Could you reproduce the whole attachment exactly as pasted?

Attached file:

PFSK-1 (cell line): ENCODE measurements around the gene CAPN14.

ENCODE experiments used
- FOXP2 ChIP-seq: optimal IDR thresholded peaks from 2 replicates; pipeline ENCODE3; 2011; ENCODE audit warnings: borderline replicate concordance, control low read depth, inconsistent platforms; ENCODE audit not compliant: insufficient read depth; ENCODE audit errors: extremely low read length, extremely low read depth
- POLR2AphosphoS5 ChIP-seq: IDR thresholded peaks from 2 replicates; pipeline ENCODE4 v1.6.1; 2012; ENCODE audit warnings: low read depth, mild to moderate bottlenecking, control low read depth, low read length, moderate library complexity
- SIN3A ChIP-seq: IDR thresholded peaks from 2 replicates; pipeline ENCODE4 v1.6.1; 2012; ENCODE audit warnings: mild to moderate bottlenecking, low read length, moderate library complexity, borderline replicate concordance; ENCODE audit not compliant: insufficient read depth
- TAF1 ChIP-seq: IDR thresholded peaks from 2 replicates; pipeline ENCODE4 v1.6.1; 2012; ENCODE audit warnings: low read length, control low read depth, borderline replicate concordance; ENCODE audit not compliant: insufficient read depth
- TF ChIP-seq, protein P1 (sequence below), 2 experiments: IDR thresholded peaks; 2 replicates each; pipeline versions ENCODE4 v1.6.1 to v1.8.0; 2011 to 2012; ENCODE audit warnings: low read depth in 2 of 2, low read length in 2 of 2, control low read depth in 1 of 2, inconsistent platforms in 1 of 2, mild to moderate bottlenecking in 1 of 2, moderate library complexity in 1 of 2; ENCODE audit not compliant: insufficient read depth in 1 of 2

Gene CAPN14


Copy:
PFSK-1 (cell line): ENCODE measurements around the gene CAPN14.

ENCODE experiments used
- FOXP2 ChIP-seq: optimal IDR thresholded peaks from 2 replicates; pipeline ENCODE3; 2011; ENCODE audit warnings: borderline replicate concordance, control low read depth, inconsistent platforms; ENCODE audit not compliant: insufficient read depth; ENCODE audit errors: extremely low read length, extremely low read depth
- POLR2AphosphoS5 ChIP-seq: IDR thresholded peaks from 2 replicates; pipeline ENCODE4 v1.6.1; 2012; ENCODE audit warnings: low read depth, mild to moderate bottlenecking, control low read depth, low read length, moderate library complexity
- SIN3A ChIP-seq: IDR thresholded peaks from 2 replicates; pipeline ENCODE4 v1.6.1; 2012; ENCODE audit warnings: mild to moderate bottlenecking, low read length, moderate library complexity, borderline replicate concordance; ENCODE audit not compliant: insufficient read depth
- TAF1 ChIP-seq: IDR thresholded peaks from 2 replicates; pipeline ENCODE4 v1.6.1; 2012; ENCODE audit warnings: low read length, control low read depth, borderline replicate concordance; ENCODE audit not compliant: insufficient read depth
- TF ChIP-seq, protein P1 (sequence below), 2 experiments: IDR thresholded peaks; 2 replicates each; pipeline versions ENCODE4 v1.6.1 to v1.8.0; 2011 to 2012; ENCODE audit warnings: low read depth in 2 of 2, low read length in 2 of 2, control low read depth in 1 of 2, inconsistent platforms in 1 of 2, mild to moderate bottlenecking in 1 of 2, moderate library complexity in 1 of 2; ENCODE audit not compliant: insufficient read depth in 1 of 2

Gene CAPN14